India needs to watch out as Brazil, Latin America’s powerhouse, dilutes its regulations related to pesticide rules.
Brazil’s health surveillance agency Anvisa approved new rules which said pesticides in Brazil would be categorised as ‘extremely toxic’ only if they carry a ‘risk of death’.
Dilution of rules
The World Health Organization (WHO) classifies pesticides into four classes on the basis of toxicity: extremely dangerous, highly dangerous, moderately dangerous and slightly dangerous.
According to the new rules, ‘extremely dangerous and toxic pesticides’ will now be reclassified into lower categories.
The new rules are thus contrary to the existing classification model that considers death risk, along with other effects like skin and eye irritations.
While a person may not die due to impact on the skin or an eye, these are certainly indicators of hazardous impacts on health.
Brazil, beans and glyphosate
Two years ago, Brazil was the world’s top exporter of soyabeans and captured half the market, followed closely by the US.
In 2017, Brazil was the third-biggest seller of beans to India, with six per cent of the market share, after Myanmar (60 per cent) and China (10 per cent).
This year too, it is on its way to being the leading exporter of soyabeans globally due to the increasing demand from China.
But there is one big hitch in all this: pesticides.
Brazillian farmers use pesticides in growing all of the country’s major export crops — soyabeans, corn, sugarcane, coffee, rice, beans, and cotton.
Why Brazilian soyabean is harmful?
Soyabeans is a major crop that is laden with pesticides.
While pesticide use in Brazil has risen three-times faster than production per hectare, each one per cent increase in soyabean production has been accompanied by a 13 per cent increase in pesticide use.
It may be noted that glyphosate is used on around 95 per cent of soyabean, corn and cotton harvested in Brazil and there is no readily available substitute.
Hazards of glyphosate
The widely-used herbicide has been linked to numerous health problems.
It has been classified as a probable human carcinogen by the International Agency for Research on Cancer, an intergovernmental agency under WHO.
Russia and many European countries called for the removal of all Brazilian products and called for a general boycott on Brazil until the government changes the policy on pesticides.
What can be done to counter this?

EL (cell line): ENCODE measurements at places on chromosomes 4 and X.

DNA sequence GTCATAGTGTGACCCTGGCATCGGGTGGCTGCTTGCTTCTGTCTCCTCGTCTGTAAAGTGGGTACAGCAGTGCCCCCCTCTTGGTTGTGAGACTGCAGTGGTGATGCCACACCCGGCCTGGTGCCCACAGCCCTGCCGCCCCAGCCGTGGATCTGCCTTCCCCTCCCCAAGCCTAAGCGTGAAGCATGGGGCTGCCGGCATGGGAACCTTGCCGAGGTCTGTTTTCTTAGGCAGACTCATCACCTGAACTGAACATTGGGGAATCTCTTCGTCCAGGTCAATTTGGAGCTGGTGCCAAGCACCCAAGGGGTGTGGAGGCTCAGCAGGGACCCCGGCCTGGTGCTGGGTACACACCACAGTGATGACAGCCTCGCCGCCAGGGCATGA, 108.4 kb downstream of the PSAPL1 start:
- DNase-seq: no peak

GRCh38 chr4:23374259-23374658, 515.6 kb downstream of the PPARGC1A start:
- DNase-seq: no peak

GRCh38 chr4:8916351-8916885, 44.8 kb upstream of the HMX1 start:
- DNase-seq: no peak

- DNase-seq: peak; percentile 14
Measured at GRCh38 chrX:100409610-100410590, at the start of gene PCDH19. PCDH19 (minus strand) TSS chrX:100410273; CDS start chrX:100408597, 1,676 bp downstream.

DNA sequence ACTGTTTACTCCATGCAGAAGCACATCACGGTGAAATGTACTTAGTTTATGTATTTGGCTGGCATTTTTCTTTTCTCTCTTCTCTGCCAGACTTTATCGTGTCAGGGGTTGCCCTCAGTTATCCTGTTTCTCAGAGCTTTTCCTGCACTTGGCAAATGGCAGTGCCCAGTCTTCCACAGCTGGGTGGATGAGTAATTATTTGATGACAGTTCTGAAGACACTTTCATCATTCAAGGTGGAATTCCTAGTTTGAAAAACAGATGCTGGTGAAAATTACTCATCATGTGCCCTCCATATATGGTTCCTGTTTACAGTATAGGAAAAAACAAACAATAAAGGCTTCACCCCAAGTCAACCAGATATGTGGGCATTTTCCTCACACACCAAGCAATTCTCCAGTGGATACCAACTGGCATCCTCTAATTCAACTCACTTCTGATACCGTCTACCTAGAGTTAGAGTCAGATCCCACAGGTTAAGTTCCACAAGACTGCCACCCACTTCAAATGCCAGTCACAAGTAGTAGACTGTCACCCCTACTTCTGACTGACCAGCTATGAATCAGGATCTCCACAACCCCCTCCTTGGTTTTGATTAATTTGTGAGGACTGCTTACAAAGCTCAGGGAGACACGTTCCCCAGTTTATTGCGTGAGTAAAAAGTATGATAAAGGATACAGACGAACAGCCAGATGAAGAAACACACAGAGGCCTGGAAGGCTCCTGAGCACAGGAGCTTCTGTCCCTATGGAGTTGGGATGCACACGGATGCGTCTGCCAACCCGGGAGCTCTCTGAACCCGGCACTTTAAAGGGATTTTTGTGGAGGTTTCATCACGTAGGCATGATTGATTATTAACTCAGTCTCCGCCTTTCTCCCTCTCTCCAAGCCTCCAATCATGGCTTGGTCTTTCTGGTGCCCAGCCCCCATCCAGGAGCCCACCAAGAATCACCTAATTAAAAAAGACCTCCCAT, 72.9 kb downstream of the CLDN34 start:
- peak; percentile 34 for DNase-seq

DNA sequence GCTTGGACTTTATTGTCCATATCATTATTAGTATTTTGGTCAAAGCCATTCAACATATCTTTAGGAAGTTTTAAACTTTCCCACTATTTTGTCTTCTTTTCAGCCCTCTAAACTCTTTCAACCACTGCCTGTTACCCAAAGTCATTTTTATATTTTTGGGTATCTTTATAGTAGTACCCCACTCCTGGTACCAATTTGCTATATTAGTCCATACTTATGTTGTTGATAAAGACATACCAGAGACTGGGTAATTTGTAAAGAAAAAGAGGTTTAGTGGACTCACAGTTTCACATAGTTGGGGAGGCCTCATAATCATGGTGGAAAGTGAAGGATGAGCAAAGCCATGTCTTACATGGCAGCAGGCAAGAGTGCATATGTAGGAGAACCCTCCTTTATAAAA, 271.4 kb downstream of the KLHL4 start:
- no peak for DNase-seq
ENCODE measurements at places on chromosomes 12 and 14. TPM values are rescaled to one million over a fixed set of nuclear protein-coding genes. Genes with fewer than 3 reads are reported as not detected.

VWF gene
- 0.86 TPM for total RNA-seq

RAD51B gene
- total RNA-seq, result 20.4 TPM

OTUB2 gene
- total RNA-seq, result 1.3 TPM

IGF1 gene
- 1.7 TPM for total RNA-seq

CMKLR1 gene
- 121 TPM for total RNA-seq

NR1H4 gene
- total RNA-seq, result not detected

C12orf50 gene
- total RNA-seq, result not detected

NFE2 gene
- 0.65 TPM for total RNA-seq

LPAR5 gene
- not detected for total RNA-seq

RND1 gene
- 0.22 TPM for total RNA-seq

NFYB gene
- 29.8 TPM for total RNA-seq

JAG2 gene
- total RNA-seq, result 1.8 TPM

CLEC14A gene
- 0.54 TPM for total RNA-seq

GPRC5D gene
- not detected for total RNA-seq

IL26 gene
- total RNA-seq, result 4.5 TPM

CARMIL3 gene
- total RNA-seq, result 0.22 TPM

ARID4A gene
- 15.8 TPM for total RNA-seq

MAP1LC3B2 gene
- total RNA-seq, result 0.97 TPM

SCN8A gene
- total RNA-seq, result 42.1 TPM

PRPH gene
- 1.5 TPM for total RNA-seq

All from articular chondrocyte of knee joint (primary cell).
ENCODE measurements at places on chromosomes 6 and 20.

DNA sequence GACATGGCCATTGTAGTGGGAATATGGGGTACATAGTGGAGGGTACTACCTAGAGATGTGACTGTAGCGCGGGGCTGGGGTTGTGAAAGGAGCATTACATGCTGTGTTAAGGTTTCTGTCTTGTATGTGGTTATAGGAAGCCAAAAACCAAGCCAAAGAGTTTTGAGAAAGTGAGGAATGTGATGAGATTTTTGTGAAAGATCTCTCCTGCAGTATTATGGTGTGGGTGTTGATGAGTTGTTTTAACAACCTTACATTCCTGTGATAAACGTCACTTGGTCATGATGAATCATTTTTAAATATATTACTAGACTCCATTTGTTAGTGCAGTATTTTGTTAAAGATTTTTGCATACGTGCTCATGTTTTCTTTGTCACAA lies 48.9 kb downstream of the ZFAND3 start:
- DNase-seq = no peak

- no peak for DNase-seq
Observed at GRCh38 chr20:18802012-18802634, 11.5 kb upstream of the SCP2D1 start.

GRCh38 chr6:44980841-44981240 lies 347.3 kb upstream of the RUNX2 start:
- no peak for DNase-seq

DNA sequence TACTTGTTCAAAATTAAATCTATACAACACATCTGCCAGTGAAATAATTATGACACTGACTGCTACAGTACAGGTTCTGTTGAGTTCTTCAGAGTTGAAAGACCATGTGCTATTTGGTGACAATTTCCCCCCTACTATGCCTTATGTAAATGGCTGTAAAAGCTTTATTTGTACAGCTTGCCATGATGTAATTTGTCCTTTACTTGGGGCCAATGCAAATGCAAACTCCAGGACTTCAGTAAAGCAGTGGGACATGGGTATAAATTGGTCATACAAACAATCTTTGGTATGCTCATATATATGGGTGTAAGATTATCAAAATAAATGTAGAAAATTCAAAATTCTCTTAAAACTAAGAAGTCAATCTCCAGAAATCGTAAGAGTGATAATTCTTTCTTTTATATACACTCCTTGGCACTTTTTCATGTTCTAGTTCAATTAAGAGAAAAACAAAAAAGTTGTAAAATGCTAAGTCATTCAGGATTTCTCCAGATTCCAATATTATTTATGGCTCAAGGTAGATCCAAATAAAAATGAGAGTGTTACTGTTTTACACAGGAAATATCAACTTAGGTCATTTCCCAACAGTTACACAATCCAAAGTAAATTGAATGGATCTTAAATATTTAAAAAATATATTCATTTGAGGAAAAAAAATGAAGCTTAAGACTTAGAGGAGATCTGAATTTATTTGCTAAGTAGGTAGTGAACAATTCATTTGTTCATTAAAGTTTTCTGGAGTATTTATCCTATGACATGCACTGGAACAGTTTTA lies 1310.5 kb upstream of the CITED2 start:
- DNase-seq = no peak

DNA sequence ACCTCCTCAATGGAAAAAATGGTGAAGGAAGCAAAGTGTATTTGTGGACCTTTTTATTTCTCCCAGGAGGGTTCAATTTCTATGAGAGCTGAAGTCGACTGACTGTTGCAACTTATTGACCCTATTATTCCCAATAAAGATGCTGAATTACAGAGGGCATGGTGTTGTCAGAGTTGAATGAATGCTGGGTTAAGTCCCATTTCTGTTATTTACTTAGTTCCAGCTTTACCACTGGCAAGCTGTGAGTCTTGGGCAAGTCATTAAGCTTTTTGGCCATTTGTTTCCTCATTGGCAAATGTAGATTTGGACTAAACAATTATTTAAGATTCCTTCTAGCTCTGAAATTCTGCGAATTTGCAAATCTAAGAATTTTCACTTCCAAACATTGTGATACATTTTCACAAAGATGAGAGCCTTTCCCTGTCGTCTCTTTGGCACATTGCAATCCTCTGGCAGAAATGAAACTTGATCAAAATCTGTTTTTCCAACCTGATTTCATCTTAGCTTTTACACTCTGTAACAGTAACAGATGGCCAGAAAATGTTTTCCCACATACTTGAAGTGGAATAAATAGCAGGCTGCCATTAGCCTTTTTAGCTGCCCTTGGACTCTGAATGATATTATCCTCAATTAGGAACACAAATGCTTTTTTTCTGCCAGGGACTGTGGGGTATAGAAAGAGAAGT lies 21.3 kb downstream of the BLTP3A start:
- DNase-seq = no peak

Since India does not have any set standards for maximum residual limits for glyphosate, the FSSAI has decided to use the standards set by Codex Alimentarius, a joint committee set up by the WHO and FAO.
It has also suggested the testing of imported shipments of these products for compliance with these limits.
Even as Brazil is likely to go ahead with its agenda on revising and weakening pesticide rules, the global consumers or the importing nations need to be cautious while granting import clearances to crops from Brazil.
In a bid to keep pulses price under check, that went sky-rocketing during past few months, the Centre has decided to do it.
Cabinet Committee on Economic Affairs (CCEA) gave its approval for creation of buffer stock of pulses. The buffer stock will be created in current year itself.
Procurement of pulses will be done at market prices through the FCI, the National Agricultural Cooperative Marketing Federation of India Ltd. (NAFED), the Small Farmers’ Agribusiness Consortium (SFAC).
The procurement in kharif and rabi 2015-16 will be done at market price above MSP out of the price stabilisation fund.
This move will reduce a price fluctuations and will also help in providing remunerative prices to farmers in times of excess production.
Pulses are important source of protein, high in fibre content and provide ample quantity of vitamins and minerals. India having the largest shares about 25% production, about 33% acreage and about 27% consuming of total pulses of the world.
Although India is the highest producer of pulses in the world, its domestic demand outstrips domestic production. The shortfall is met from imports. In last 1 year prices of pulses have increased sharply which has made pulses unaffordable for the common man.
In this article We will explain why despite India being the largest producer of pulses, the price of pulses have increased so rapidly and we will also discuss steps taken by government in this regard and why those steps have not achieved intended results.
What Factors caused increase in prices of pulses in recent years?